How One Program Helped Change My Life

Written by Mieko
    Monday, 10 February 2014
How One Program Helped Change My Life

Why would I recommend the Urban Ecology Center's Outdoor Leadership program? Honestly, I don't even know where to begin! It's not only the new experiences in both the working and the natural world that made this experience so incredible for me, it was also the new mindset I now have. If you are looking for a great way to get outside and learn about the world around you, but also get paid for the employment experience you gain, this is exactly the program for you. But it's not just that- if you want to meet new people and find friendships that will last a lifetime, this is just what you are looking for. And hey, who knows, it might completely change the way you look at the world, just as it did for me.

I entered the Center's Outdoor Leadership program an extremely anxious person. Having come from a small school in a small suburb, I was used to feeling out of place because I was different; I always felt that my mixed race prevented me from fitting in and my nerdiness made me "weird." The Outdoor Leader internship, though it sounded like a fun opportunity, made me even more nervous because it meant meeting new people (my seventeen other co-workers), and I was sure that they too would find some fault with me. I braced myself for a long two years being once again on the outskirts of the group.  

The first day I met the other Outdoor Leaders, I realized that I couldn't have been more wrong! When I entered the room and sat down, the first thing that hit me was the amount of diversity at the table. Here were kids from all different backgrounds and who lived all over Milwaukee. While we each had our own interests and passions, we shared an important similarity- we all were excited to be there and anxious to begin working. The group's unquestioning acceptance of me calmed me down, and we excitedly began our first summer at the Center.

OL groupDuring our second year at the Center, I was thrilled to go to Wyoming to see the Teton Science School and Yellowstone National Park. Touching down in Jackson Hole, I knew we were in for something great when just the view of the mountains from the tarmac floored me. As we began our week and settled into a new routine, the other Outdoor Leaders and I all realized that this experience was going to be very different in a way that we did not expect. We lived in cabins for half the week and tents for the other half, so living quarters were very close and we needed to share everything. It seemed that every activity we did had to utilize our entire team for it to get done, anything from hikes to pitching tents to cooking meals. We became completely dependent on the team for everything we needed to do. While I loved my new friends, as a perfectionistic person who wasn't used to having to rely on others, this frustrated me to no end. I believed that it would just be better if we all did it my way and that if they all just stopped talking and listened to me, we could get things done a lot faster. Unfortunately, most of the others in the group had the same idea. Our differences seemed to get in the way of any progress. As tempers boiled and tensions rose, we quickly discovered that there was nowhere to stomp off to in a huff when we had had it with each other. Our only option other than storming away alone to get eaten by a bear was to stay there and listen to the other ideas. It was through that experience that I first learned the power of negotiation.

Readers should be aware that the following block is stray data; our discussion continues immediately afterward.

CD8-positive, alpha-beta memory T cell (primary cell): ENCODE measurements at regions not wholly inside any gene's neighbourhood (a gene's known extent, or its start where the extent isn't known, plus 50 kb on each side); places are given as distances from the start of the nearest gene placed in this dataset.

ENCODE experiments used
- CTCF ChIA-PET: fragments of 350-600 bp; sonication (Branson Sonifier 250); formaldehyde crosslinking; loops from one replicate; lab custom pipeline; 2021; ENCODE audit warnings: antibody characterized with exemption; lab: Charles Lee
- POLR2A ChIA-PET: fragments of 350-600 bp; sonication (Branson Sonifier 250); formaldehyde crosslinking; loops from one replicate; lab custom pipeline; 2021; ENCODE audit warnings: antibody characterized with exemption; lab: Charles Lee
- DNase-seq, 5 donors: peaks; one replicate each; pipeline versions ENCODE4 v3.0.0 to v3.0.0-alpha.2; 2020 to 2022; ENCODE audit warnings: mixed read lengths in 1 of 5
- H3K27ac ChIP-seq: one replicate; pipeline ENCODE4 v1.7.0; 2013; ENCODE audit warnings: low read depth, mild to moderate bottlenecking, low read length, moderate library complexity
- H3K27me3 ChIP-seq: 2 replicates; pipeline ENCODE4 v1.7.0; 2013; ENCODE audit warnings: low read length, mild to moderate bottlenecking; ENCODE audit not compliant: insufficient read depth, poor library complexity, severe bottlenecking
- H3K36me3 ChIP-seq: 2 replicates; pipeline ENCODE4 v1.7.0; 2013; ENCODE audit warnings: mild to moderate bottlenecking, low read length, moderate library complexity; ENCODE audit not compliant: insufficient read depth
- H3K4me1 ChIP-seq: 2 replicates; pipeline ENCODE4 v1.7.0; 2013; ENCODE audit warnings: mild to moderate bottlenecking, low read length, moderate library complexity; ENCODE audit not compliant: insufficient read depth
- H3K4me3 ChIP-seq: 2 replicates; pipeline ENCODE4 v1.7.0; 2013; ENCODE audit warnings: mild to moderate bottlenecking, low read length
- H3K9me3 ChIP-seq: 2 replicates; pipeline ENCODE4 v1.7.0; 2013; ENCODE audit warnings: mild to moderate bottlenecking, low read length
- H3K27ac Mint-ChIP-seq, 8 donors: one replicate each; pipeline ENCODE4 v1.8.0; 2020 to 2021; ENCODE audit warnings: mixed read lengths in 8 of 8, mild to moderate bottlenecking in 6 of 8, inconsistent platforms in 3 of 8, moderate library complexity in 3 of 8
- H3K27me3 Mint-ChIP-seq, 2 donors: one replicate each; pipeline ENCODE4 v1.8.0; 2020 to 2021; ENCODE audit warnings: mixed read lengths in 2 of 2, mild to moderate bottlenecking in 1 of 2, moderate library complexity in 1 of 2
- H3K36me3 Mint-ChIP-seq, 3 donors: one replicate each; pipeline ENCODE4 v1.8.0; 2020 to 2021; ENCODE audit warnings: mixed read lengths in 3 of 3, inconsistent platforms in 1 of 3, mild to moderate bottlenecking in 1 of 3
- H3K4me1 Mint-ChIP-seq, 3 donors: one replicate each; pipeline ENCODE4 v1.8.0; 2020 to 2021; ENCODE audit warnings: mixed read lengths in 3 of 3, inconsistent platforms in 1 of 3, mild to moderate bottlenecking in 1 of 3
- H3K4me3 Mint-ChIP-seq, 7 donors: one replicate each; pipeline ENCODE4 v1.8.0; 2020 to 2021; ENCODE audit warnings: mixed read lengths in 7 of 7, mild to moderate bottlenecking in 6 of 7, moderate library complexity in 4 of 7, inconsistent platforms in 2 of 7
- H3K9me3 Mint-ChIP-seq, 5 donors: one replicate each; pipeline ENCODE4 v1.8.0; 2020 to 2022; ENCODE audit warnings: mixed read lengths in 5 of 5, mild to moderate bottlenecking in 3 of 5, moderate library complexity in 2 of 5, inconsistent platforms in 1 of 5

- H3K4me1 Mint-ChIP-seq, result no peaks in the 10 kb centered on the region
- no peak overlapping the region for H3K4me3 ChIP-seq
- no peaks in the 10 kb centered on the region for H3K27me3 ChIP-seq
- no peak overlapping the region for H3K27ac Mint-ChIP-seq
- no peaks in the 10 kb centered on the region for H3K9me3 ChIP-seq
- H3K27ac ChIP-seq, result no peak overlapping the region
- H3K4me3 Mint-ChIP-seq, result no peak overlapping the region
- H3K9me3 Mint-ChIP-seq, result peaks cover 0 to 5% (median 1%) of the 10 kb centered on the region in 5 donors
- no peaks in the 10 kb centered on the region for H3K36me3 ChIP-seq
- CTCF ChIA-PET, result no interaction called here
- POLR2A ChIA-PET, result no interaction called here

I quickly realized that if I listened to the others rather than just bossing them around, things went a lot more smoothly. Our results were more successful when we incorporated more ideas than just mine and were in the interest of everyone. As the other Outdoor Leaders and I began to discover this, we realized that the cooperation was making us more relaxed and comfortable around one another. We began to see one another differently, as team members rather than competition, and by the end of the week we could not have become closer. Not only were we completing tasks with much more efficiency, but we were doing it with much more laughter and fun as well. From singing songs together on the mountain trails to playing baseball with buffalo pies, we were enjoying ourselves, each other, and the whole trip more with every minute. I felt more at ease with these people than I ever had in my life, like I had discovered a second family.

That week in Wyoming was definitely one of the best experiences of my life and it taught me several things. First, I experienced the benefit of teamwork in a major way. Learning to concede to the ideas of others might not get us the "perfect" result I had in mind in the beginning, but it worked a lot better with the inclusion of a variety of ideas. School and sports became much easier and less stressful for me because I now knew how to cooperate with others. The most important thing for me, however, was the feeling of confidence I returned with. Here, among my coworkers, I had discovered complete acceptance. We knew practically everything about each other, and I had connected with every person in some special way. They didn't judge me in the way I had always feared people did, and we had come to learn from, encourage, and love one another in one of the most beautiful environments in the world. I came back feeling comfortable and relaxed, no longer the self- conscious, anxious girl that I had began the program as. And in reflecting back upon my time in Wyoming, I think it would be safe to say that the Outdoor Leaders program changed my life for the better.

We are currently accepting applications for the 2014 - 2016 High School Outdoor Leaders program. Find information and the application form here. 



Mieko is a current high school Outdoor Leader.

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